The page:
Pope visits with exotic animals

July 16, 2008 3:19:31 PM PDT
Pope Benedict XVI ended a short vacation with a visit from some of Australia's exotic animals then took up residence in a gothic cathedral on Wednesday to prepare for his debut in front of some 200,000 pilgrims at the Roman Catholic youth festival. The 81-year-old pontiff spent three days in near-seclusion at a retreat on Sydney's outskirts after making the longest journey of his three-year-old papacy to lead World Youth Day events designed to inspire a new generation of Roman Catholics.

On Thursday, the leader of the church's 1.1 billion global flock will enter the fray of tens of thousands who have come for all continents and spent the past few nights in sleeping bags on the floor of school halls or billeted with volunteers for the chance to see him.

Benedict's first official event will be to meet for talks with Australia's new Prime Minister Kevin Rudd and other officials.

He then will receive a ceremonial welcome from Australia's original inhabitants, the Aborigines, on the shores of Sydney harbor before taking a boat ride past the city's landmark opera house to a former cargo wharf where he will deliver what is expected to be a significant address.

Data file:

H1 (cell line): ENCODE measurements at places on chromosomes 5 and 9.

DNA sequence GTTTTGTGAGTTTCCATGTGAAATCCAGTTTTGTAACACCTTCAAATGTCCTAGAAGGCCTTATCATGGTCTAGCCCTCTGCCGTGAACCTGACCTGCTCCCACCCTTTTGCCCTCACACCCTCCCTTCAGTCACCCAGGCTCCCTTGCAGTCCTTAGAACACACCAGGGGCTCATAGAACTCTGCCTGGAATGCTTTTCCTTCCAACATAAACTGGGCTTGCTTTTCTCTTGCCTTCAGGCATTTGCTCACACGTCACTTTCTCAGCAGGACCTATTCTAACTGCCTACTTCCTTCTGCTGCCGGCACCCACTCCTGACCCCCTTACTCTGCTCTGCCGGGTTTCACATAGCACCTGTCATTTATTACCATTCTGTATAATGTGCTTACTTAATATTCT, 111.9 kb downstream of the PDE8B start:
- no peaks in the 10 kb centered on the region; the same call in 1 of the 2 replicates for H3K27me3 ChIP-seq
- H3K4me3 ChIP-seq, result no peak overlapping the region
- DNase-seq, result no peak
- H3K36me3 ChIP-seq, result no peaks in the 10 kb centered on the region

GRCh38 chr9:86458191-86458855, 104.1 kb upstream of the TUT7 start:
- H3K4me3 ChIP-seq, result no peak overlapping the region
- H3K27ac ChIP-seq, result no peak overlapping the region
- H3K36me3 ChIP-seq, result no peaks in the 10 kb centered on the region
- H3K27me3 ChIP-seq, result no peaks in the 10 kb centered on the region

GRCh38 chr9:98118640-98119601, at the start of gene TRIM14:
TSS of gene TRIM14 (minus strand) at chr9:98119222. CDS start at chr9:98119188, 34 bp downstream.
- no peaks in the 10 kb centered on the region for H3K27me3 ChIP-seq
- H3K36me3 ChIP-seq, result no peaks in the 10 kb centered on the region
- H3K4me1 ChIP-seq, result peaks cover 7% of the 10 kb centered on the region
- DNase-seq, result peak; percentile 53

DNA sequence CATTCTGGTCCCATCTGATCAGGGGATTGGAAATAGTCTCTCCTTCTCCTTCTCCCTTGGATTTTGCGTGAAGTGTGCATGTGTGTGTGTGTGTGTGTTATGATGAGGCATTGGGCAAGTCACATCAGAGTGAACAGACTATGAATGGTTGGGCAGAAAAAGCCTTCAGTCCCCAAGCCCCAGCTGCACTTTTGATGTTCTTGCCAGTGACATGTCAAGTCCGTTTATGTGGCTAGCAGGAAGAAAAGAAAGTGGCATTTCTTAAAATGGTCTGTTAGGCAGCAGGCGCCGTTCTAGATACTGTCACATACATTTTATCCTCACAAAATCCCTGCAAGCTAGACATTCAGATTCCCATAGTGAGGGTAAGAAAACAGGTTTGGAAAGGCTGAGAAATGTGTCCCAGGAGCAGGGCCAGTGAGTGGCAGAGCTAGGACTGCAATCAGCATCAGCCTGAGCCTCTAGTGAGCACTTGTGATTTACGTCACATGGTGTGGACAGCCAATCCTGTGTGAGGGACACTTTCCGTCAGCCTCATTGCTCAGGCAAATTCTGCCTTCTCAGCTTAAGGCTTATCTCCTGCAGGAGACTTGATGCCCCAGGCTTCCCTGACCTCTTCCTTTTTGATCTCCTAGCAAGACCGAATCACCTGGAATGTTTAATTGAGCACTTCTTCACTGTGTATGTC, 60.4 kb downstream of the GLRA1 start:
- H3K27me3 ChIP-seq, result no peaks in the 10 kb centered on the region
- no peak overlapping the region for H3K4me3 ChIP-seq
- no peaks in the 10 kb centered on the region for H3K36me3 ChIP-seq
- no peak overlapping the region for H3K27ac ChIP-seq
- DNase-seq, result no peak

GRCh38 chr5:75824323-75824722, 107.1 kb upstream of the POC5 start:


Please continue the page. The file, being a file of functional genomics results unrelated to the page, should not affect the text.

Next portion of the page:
The contents of the speech, to be made before a crowd organizers say will exceed 200,000, have not been revealed by the Vatican. During the flight from Rome to Sydney, Benedict told reportersdd's government also issued an apology to native Australians for racist assimilation policies that prevailed throughout most of the 20th century.

The pope was brought by motorcade Wednesday evening to the compound of St. Mary's Cathedral, a 19th Century structure with towering twin spires in the heart of the city where he will stay until leaving Australia.

"The pope is relaxed and well after three days," Lombardi said.

Earlier, wildlife officers from the city zoo brought a red-necked wallaby, a spiny echidna, a blue-tongued lizard and other beasts to the retreat after the pope expressed interest in seeing some Australian animals. Vactican-released video showed a smiling Benedict stroking a koala and scratching it behind the ear as it was held by a ranger.

Throughout the city, pilgrims reveled at massive barbecues thrown by the church and staffed by volunteers. For days they have strutted the streets like joyously good-natured mobs, waving the flags of their home countries, singing religious songs and shouting greetings to each other.


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